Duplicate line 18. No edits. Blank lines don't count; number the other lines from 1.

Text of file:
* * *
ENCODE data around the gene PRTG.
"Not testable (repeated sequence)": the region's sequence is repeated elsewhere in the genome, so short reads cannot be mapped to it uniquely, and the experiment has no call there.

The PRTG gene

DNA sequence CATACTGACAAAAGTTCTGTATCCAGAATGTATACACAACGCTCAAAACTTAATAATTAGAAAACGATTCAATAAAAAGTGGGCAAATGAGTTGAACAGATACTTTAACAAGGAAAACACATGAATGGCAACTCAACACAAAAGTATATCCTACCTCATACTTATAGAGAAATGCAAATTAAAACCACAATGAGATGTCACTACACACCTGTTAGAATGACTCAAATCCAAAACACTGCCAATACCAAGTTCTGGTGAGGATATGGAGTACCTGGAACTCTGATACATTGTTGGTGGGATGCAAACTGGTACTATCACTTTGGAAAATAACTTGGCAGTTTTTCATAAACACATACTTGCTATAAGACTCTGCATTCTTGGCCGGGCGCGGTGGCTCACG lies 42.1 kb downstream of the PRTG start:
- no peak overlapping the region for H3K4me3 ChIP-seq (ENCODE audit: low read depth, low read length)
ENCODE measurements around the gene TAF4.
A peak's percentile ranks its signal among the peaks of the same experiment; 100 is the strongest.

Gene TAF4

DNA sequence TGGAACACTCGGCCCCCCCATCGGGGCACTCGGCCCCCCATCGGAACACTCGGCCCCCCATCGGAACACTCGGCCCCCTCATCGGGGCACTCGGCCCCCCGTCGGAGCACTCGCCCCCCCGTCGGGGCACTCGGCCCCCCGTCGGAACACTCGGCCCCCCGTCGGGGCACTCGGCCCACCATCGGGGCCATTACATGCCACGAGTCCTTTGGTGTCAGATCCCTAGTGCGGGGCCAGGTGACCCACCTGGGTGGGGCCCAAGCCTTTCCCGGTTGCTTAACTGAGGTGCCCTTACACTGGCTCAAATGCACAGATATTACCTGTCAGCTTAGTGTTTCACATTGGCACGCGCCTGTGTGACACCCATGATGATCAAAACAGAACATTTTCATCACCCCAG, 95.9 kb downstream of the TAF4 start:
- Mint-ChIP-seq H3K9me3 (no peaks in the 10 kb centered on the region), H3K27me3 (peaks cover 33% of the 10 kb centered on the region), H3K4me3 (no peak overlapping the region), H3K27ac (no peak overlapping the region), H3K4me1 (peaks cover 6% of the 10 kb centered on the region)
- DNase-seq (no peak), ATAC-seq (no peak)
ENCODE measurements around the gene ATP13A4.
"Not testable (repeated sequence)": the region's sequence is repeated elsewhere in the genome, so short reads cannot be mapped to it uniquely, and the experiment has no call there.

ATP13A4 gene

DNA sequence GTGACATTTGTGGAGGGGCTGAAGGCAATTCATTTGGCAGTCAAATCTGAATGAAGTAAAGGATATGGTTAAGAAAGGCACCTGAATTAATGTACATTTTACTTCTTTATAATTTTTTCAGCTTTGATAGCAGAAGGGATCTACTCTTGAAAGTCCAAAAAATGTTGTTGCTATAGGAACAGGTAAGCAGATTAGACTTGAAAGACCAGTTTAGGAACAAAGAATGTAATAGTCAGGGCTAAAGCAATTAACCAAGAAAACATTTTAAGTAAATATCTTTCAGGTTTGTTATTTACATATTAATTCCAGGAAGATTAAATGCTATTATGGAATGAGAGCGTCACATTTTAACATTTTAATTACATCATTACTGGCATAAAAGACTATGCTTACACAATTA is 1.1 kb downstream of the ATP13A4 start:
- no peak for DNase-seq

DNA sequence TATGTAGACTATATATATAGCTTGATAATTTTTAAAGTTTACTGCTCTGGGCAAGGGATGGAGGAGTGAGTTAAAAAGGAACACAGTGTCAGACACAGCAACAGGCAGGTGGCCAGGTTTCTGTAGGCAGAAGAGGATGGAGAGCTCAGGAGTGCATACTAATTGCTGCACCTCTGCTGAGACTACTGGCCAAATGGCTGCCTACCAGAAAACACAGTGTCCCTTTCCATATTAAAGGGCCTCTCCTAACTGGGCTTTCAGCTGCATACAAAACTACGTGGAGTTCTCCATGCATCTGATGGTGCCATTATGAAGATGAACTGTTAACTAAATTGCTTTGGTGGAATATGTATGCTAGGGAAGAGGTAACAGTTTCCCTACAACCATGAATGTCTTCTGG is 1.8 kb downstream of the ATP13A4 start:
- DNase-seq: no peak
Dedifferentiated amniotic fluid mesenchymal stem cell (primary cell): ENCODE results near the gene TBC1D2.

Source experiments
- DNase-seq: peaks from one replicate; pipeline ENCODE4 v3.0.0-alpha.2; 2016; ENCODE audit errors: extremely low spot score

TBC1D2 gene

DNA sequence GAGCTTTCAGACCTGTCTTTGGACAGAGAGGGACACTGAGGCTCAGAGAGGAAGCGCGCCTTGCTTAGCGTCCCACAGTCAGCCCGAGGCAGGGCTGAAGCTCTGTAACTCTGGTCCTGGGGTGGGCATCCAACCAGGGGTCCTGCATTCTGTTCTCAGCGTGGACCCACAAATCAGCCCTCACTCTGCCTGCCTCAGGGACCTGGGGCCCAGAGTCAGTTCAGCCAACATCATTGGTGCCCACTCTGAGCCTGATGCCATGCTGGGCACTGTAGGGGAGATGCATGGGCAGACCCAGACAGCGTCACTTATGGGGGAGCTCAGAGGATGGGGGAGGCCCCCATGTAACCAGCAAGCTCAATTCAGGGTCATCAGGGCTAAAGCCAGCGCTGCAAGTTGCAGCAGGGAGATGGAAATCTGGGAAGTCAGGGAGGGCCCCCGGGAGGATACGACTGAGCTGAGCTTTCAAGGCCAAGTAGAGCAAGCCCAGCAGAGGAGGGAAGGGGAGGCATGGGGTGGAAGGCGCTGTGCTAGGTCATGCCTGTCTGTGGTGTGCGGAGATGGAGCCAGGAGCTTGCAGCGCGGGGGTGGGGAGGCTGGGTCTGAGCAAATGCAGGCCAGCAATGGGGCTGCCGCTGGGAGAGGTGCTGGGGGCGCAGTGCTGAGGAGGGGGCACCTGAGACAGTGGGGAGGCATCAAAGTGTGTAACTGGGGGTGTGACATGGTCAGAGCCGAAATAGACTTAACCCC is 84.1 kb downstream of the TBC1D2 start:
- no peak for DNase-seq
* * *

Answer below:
- DNase-seq: no peak